Anyone who’s played Hearthstone can tell you about THAT game. The game in which they faced the against the Fatigue Warrior deck that ended up winning a 30 minute long game of Hearthstone.
Although it seems annoying to play a long game of Hearthstone due to the very aggressive, fast-paced meta the game currently enjoys, those decks represent a direction that is both healthy for Hearthstone and its competitive scene. By creating an atmosphere that requires thinking turns in advance, control decks increase the skill level of both sides of the game.
One of the best examples of this is the player Lifecoach, who is known for “roping” on each of his turns, taking the full time available to him to optimize his plays for the next several turns. He is known as a very skilled player because of this, and he has placed well throughout his career, his in depth knowledge of the game only growing as he plays.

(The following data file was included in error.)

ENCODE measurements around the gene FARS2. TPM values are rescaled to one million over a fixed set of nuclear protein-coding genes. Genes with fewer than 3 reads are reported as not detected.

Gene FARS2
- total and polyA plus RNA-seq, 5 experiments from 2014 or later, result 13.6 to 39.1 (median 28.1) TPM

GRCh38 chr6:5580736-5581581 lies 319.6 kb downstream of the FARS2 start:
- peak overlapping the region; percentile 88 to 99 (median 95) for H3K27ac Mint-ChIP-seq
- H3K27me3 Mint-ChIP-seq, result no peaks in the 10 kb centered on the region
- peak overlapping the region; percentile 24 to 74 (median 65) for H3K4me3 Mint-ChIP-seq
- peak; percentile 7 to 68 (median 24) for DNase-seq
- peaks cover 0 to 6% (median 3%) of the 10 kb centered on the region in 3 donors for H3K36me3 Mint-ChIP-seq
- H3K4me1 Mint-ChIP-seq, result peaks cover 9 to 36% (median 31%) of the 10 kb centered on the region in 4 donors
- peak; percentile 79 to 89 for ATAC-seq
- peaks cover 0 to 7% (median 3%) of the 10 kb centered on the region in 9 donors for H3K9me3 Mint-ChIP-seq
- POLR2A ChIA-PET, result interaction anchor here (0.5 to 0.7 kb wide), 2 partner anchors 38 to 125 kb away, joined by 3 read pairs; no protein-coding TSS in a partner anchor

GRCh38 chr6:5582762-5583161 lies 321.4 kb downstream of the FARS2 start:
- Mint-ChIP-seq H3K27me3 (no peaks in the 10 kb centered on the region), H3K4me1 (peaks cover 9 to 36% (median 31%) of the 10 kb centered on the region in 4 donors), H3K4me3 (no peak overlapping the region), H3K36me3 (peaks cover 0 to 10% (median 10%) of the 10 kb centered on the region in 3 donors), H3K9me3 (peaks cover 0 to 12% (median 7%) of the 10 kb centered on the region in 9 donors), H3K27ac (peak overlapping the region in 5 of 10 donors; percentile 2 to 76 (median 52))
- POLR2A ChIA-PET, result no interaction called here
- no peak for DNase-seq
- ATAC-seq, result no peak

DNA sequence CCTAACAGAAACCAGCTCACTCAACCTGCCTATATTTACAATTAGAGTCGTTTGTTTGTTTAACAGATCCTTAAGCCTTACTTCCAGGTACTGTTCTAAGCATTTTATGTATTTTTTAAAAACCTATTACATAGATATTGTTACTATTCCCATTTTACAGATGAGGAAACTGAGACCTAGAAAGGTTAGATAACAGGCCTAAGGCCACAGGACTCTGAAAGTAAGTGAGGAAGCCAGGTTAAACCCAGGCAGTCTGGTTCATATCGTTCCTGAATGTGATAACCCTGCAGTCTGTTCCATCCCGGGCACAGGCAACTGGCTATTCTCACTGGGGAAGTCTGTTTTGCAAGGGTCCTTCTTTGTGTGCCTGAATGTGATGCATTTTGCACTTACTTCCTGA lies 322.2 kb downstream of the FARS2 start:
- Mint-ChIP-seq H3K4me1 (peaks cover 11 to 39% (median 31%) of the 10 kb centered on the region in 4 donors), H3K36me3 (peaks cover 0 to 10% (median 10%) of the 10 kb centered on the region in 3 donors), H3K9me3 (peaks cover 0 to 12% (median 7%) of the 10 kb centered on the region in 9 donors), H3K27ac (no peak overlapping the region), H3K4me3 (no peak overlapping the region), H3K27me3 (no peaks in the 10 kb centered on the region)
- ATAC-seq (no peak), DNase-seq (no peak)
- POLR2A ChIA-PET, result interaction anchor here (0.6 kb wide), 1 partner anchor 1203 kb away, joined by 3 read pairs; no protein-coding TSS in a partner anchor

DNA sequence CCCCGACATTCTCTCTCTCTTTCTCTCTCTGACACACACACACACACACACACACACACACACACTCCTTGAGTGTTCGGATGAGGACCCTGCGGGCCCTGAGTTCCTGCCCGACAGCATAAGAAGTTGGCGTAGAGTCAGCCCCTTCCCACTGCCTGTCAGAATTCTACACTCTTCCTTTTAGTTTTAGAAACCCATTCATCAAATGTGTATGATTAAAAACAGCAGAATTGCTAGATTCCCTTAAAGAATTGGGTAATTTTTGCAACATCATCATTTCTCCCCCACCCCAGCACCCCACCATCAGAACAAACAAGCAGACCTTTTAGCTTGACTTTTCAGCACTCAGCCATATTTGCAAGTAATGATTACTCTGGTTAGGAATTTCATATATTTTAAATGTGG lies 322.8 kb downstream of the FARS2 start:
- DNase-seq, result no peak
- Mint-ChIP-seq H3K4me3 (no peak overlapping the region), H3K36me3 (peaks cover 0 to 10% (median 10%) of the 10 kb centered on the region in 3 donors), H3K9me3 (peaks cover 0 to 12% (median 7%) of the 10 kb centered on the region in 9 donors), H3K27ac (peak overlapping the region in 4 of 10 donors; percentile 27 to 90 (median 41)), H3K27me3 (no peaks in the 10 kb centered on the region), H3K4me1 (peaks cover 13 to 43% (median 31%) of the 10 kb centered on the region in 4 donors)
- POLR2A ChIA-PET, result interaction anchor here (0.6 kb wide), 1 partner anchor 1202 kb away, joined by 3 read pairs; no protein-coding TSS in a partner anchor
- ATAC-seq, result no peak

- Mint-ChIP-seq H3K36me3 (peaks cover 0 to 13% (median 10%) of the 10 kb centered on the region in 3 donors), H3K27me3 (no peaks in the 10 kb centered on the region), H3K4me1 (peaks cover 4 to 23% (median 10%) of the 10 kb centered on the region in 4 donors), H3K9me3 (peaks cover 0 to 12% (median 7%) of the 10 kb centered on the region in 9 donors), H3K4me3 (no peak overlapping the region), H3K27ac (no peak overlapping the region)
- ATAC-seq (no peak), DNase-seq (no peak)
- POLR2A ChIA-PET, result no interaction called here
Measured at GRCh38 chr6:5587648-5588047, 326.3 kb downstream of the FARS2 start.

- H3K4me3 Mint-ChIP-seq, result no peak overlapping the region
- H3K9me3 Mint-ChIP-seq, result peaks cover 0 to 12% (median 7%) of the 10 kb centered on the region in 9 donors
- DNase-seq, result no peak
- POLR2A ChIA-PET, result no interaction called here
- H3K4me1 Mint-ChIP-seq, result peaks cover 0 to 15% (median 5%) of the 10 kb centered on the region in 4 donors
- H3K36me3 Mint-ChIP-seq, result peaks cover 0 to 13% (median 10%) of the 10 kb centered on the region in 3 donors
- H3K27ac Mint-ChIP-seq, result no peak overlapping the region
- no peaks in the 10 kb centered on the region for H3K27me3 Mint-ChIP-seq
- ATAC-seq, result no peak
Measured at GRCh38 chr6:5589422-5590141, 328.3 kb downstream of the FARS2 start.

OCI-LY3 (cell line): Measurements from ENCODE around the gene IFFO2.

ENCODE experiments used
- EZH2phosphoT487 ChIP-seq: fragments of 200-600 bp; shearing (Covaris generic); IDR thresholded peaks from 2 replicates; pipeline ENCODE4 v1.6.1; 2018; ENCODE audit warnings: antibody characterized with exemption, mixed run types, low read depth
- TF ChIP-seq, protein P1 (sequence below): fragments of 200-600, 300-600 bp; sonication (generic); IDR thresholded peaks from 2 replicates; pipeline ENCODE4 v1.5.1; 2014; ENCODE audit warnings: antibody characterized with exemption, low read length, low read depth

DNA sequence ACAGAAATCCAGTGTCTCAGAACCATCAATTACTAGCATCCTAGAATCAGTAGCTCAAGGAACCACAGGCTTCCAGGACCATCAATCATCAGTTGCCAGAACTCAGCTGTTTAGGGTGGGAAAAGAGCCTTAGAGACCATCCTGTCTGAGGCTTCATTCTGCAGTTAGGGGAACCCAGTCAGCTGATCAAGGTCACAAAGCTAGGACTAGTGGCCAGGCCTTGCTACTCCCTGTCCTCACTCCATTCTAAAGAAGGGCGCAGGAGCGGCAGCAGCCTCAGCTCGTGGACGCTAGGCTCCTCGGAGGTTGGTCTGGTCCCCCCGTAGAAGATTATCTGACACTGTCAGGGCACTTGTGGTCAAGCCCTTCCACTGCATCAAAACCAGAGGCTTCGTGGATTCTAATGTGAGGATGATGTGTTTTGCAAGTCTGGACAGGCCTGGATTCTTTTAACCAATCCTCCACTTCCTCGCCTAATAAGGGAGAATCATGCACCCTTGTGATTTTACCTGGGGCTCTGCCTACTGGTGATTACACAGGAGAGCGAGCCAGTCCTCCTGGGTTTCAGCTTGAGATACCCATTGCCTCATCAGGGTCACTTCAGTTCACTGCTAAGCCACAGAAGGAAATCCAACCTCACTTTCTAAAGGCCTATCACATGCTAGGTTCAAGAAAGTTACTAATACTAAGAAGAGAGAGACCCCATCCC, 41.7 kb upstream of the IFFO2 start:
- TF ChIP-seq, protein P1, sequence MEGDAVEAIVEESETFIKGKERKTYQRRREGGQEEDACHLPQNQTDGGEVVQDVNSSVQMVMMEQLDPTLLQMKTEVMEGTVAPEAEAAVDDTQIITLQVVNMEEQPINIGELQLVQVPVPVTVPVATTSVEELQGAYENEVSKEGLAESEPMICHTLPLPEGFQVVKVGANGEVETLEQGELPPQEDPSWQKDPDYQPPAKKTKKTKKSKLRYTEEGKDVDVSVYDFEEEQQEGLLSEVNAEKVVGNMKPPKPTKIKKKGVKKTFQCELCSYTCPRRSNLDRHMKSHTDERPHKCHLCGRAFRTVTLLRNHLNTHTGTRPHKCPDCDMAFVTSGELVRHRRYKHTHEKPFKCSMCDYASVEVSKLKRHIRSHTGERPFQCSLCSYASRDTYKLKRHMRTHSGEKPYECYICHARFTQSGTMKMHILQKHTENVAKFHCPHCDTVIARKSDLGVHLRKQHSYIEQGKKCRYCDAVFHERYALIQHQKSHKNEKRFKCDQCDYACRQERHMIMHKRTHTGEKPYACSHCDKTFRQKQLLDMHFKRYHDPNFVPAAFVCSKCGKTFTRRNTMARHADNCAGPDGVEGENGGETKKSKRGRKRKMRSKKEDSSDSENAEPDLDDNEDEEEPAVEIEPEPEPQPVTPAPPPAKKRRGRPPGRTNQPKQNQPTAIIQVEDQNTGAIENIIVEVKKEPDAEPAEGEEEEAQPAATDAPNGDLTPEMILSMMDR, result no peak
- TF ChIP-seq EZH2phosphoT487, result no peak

Warrior is one of the most complex classes to play at a high level, especially due to the fact that the only deck currently viable for Warrior to play is a 13k dust monstrosity called Control Warrior or one of its variants. Before the nerf to the card “Warsong Commander”, the deck Patron Warrior was considered to be one of the highest skill caps in the game. In each case, good Warrior players are often in the top echelons of Hearthstone players because of their ability to plan the game out many turns in advance, fulfilling their victory conditions in advance.
Other decks that fall under the label of “Control Deck” include Freeze Mage and Control Hunter. Both deal very well with aggro, but not as well with midrange. All these decks increase the length of a match and the skill required to play. Thus, by extension, they also increase the skill of both players in the match.
By slowing down the game and requiring players to think many turns in advance, control decks secretly force players to get better at the game, even if they don’t know it.